About/Awards

In the small Central California town where they grew up, two estranged gay brothers struggle to reconnect after the recent death of their father.

Awards

Outfest 2014 – Grand Jury Award Best Actor Mark Strano
LesGaiCineMad 2014 – Grand Jury Award Best Film & Best Actor Frankie Valenti
Sacramento International Gay & Lesbian Film Festival 2014 – Audience Favorite
Cinema Diverse: Palms Springs Gay & Lesbian Film Festival 2014 – Audience Favorite
San Luis Obispo International Film Festival 2015 – Central Coast Filmmaker Showcase Best Narrative Feature
Reeling: The Chicago LGBT International Film Festival 2014 – Bronze Reel in Narrative Features
Outflix Film Festival Memphis 2015 – Audience Favorite & Jury Award Domestic Narrative

Director’s Statement

Growing up gay in a small town can be an isolating experience. I think most everyone can agree with that. But growing up gay with a gay brother or sister… what’s that like? Do you talk about it with one another? Does it make the experience less isolating? How do you disappoint Mom and Dad, twice?

Cabin View Road

I have a handful of gay sibling friends and I’ve always been fascinated by their stories. But I’ve never seen a movie about them. So when I read Mark’s script I was immediately drawn in. Here are gay brothers who not only grew up in a small town (with all the small-mindedness that goes with it) but with a single parent to boot – the Dad! I love how Chet and Todd are so wildly different, how Todd ran away to be himself while Chet quietly assumed the burden of loyal son, and how they’re never able to really connect with one another until Dad dies. It speaks volumes about the tremendous force he had (and still has) over them and the internalized shame they both carry as a result. With our pride parades and general acceptance by the mainstream, why is telling Dad still so hard?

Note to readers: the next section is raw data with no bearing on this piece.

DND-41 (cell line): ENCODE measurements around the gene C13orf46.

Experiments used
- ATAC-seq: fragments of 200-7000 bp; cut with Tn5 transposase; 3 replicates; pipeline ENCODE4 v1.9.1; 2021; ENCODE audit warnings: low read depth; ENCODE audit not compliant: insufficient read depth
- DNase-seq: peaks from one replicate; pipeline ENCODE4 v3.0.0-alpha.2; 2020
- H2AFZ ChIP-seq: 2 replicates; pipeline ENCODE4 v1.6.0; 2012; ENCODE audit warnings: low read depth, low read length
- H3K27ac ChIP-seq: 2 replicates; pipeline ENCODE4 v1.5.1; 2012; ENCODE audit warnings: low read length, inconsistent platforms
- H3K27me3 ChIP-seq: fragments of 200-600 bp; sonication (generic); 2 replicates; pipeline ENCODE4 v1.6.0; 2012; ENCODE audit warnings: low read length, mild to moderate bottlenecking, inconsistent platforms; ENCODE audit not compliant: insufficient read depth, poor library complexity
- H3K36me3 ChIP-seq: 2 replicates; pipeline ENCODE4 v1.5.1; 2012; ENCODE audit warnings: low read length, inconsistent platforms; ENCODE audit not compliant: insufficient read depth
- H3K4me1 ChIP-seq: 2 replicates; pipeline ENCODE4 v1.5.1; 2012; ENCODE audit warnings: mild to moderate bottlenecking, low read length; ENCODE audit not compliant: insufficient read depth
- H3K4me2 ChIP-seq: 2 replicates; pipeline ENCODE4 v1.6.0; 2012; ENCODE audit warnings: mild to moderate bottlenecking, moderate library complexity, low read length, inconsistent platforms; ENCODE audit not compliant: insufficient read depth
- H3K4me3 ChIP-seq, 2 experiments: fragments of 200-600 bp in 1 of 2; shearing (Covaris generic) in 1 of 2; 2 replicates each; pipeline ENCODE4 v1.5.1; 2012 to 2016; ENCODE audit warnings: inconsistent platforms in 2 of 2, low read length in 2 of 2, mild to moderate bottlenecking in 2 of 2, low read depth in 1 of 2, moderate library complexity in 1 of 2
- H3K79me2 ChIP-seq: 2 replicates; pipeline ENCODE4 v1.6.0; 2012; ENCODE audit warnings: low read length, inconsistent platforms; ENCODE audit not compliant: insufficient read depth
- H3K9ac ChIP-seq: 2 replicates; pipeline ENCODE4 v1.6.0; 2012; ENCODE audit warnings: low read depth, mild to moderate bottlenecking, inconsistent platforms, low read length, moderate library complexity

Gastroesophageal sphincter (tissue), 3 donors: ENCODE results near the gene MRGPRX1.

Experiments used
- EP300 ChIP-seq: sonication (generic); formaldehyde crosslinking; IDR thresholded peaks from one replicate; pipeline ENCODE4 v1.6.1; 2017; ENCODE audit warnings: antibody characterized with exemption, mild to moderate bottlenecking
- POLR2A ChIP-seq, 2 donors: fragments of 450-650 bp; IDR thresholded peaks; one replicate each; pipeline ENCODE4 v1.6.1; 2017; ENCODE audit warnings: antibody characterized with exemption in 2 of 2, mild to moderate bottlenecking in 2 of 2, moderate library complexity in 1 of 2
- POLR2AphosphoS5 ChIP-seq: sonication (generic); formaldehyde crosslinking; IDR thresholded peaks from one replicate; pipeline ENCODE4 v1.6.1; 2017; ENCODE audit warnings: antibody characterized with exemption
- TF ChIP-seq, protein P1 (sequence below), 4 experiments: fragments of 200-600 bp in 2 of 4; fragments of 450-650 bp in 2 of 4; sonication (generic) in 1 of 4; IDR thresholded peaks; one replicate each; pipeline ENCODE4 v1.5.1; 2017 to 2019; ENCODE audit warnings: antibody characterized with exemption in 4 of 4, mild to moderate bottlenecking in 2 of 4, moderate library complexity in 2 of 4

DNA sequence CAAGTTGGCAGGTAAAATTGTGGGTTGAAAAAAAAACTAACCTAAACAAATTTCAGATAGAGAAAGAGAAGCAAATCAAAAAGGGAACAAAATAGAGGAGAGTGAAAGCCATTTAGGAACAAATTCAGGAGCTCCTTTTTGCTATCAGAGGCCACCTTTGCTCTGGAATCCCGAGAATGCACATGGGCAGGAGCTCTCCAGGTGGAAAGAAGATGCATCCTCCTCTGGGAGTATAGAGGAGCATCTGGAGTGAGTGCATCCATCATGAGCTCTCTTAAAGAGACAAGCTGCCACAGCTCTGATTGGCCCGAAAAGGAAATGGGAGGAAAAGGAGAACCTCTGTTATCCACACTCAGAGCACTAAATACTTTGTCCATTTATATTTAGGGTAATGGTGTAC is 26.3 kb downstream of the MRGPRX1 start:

One of the questions I’m asking with Tiger Orange is, as gay people, do we stand out or do we fit in? It’s a question I think everyone faces on some level but it’s intrinsically linked to the gay experience. When we meet someone new, there’s often this tiny voice inside us questioning, is this person an ally? Should I worry about what I say? Screw that, I’m gonna say whatever I want! We crave community, of course, to fit in and just be, without anything to fight for or prove. But we also want to stand out, to be loud and proud, to show ourselves, all of ourselves. Chet and Todd are on the opposite sides of this dynamic and that’s where a lot of the film’s conflict stems from. They’ve chosen very different lives for themselves yet there’s a deep bond they share as gay brothers that keeps them tethered to one another.

Tiger Orange is a story about gay brothers and gay brotherhood. It’s about that drive in all of us to find the place in the world where we belong.

– Wade Gasque

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2 thoughts on “About/Awards

  1. As a gay man who grew up in a small town, well three of them, I can completely relate to this. I’m like the combination of both brothers as I went off and explored the world, fought in a war, but still tried to be the good loyal son. I have watched your movie trailer a few times and I hope it makes it’s way to Portland ME. My friend Rachel Binder has a small part in this film and she sent me the link. This is an important film and I’m excited for it.

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